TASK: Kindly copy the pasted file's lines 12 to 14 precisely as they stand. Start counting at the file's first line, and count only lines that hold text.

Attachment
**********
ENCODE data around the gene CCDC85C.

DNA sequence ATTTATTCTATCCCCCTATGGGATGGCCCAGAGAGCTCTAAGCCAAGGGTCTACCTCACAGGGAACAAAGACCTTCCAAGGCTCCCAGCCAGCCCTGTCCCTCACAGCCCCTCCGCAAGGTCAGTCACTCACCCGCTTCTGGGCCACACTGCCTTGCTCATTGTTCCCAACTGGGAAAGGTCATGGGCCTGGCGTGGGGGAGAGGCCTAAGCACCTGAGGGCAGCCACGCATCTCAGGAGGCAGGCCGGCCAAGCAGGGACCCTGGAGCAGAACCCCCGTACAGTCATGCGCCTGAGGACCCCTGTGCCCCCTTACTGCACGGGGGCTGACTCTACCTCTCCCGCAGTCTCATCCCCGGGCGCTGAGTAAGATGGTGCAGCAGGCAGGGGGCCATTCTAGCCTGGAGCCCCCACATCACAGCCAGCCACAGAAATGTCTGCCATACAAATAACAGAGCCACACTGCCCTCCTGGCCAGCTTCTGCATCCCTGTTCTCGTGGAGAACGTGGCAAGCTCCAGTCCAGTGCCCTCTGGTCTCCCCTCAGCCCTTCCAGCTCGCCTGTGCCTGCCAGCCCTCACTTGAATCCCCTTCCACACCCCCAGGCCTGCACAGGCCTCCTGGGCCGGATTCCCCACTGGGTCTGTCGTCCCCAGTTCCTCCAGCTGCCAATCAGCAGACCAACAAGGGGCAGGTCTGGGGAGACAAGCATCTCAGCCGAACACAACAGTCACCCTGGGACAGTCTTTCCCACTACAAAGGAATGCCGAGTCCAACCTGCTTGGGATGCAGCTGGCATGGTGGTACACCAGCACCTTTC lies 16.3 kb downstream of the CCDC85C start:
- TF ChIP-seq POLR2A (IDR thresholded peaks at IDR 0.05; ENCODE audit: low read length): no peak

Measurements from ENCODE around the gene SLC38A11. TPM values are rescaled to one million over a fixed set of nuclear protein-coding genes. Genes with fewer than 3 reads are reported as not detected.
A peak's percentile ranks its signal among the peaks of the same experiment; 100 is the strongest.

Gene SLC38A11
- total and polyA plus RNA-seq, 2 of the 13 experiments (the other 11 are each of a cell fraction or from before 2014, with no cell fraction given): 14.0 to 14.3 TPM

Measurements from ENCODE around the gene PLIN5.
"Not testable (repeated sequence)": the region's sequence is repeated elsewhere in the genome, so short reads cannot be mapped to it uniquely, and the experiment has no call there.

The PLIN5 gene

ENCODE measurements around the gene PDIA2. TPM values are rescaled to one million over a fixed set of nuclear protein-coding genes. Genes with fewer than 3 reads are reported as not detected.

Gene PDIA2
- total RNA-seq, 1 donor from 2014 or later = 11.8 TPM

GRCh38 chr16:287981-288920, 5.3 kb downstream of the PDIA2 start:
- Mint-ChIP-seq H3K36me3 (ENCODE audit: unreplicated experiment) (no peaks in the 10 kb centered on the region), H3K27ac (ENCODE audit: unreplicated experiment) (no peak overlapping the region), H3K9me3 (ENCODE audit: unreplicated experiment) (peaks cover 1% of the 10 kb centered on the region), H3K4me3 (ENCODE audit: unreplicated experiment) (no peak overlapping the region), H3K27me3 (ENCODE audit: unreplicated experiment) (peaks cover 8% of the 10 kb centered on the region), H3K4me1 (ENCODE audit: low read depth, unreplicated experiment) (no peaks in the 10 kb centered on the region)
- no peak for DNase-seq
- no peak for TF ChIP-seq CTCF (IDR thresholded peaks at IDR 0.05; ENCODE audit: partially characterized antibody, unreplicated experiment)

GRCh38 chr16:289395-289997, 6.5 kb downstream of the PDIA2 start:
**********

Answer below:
Gene PDIA2
- total RNA-seq, 1 donor from 2014 or later = 11.8 TPM

GRCh38 chr16:287981-288920, 5.3 kb downstream of the PDIA2 start: